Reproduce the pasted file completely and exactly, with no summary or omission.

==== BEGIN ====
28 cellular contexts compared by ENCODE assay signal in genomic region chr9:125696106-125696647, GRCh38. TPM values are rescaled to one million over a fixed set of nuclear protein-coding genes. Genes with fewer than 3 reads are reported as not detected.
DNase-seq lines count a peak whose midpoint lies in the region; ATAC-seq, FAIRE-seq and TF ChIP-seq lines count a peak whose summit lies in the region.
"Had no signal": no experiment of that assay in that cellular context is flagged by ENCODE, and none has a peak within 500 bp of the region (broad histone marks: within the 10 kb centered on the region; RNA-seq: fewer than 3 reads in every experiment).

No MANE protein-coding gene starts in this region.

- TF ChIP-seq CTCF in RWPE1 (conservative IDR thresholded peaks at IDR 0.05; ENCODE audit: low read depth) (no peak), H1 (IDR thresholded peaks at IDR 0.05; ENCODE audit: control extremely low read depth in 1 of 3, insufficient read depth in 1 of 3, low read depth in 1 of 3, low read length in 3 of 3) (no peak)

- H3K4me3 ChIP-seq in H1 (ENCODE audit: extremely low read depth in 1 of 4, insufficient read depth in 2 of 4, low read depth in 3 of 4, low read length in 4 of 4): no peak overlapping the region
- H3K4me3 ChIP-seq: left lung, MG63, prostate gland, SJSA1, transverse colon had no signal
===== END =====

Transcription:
28 cellular contexts compared by ENCODE assay signal in genomic region chr9:125696106-125696647, GRCh38. TPM values are rescaled to one million over a fixed set of nuclear protein-coding genes. Genes with fewer than 3 reads are reported as not detected.
DNase-seq lines count a peak whose midpoint lies in the region; ATAC-seq, FAIRE-seq and TF ChIP-seq lines count a peak whose summit lies in the region.
"Had no signal": no experiment of that assay in that cellular context is flagged by ENCODE, and none has a peak within 500 bp of the region (broad histone marks: within the 10 kb centered on the region; RNA-seq: fewer than 3 reads in every experiment).

No MANE protein-coding gene starts in this region.

- TF ChIP-seq CTCF in RWPE1 (conservative IDR thresholded peaks at IDR 0.05; ENCODE audit: low read depth) (no peak), H1 (IDR thresholded peaks at IDR 0.05; ENCODE audit: control extremely low read depth in 1 of 3, insufficient read depth in 1 of 3, low read depth in 1 of 3, low read length in 3 of 3) (no peak)

- H3K4me3 ChIP-seq in H1 (ENCODE audit: extremely low read depth in 1 of 4, insufficient read depth in 2 of 4, low read depth in 3 of 4, low read length in 4 of 4): no peak overlapping the region
- H3K4me3 ChIP-seq: left lung, MG63, prostate gland, SJSA1, transverse colon had no signal